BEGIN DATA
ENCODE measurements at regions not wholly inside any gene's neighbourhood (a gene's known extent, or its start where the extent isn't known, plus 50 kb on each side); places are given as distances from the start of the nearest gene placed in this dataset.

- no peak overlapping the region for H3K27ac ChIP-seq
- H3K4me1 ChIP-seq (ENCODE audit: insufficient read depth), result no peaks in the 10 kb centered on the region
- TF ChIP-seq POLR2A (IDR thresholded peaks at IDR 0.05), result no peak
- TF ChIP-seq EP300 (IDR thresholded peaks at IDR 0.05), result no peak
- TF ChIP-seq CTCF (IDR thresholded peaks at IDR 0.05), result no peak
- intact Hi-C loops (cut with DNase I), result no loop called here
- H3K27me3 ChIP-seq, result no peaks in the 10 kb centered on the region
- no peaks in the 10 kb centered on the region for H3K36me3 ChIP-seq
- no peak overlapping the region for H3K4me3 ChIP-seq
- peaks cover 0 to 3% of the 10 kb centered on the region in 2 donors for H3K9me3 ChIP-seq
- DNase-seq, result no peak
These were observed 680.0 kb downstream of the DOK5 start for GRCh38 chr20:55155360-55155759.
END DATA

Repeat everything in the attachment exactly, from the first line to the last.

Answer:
ENCODE measurements at regions not wholly inside any gene's neighbourhood (a gene's known extent, or its start where the extent isn't known, plus 50 kb on each side); places are given as distances from the start of the nearest gene placed in this dataset.

- no peak overlapping the region for H3K27ac ChIP-seq
- H3K4me1 ChIP-seq (ENCODE audit: insufficient read depth), result no peaks in the 10 kb centered on the region
- TF ChIP-seq POLR2A (IDR thresholded peaks at IDR 0.05), result no peak
- TF ChIP-seq EP300 (IDR thresholded peaks at IDR 0.05), result no peak
- TF ChIP-seq CTCF (IDR thresholded peaks at IDR 0.05), result no peak
- intact Hi-C loops (cut with DNase I), result no loop called here
- H3K27me3 ChIP-seq, result no peaks in the 10 kb centered on the region
- no peaks in the 10 kb centered on the region for H3K36me3 ChIP-seq
- no peak overlapping the region for H3K4me3 ChIP-seq
- peaks cover 0 to 3% of the 10 kb centered on the region in 2 donors for H3K9me3 ChIP-seq
- DNase-seq, result no peak
These were observed 680.0 kb downstream of the DOK5 start for GRCh38 chr20:55155360-55155759.